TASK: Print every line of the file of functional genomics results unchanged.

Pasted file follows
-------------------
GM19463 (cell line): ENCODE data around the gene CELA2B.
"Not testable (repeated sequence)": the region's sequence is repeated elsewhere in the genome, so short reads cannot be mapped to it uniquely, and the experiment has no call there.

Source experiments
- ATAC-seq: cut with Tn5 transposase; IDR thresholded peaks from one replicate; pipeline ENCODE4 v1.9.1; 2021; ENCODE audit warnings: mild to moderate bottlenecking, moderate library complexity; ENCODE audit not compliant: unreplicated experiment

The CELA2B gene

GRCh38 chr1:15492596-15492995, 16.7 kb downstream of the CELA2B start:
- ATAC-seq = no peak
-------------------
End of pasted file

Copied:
GM19463 (cell line): ENCODE data around the gene CELA2B.
"Not testable (repeated sequence)": the region's sequence is repeated elsewhere in the genome, so short reads cannot be mapped to it uniquely, and the experiment has no call there.

Source experiments
- ATAC-seq: cut with Tn5 transposase; IDR thresholded peaks from one replicate; pipeline ENCODE4 v1.9.1; 2021; ENCODE audit warnings: mild to moderate bottlenecking, moderate library complexity; ENCODE audit not compliant: unreplicated experiment

The CELA2B gene

GRCh38 chr1:15492596-15492995, 16.7 kb downstream of the CELA2B start:
- ATAC-seq = no peak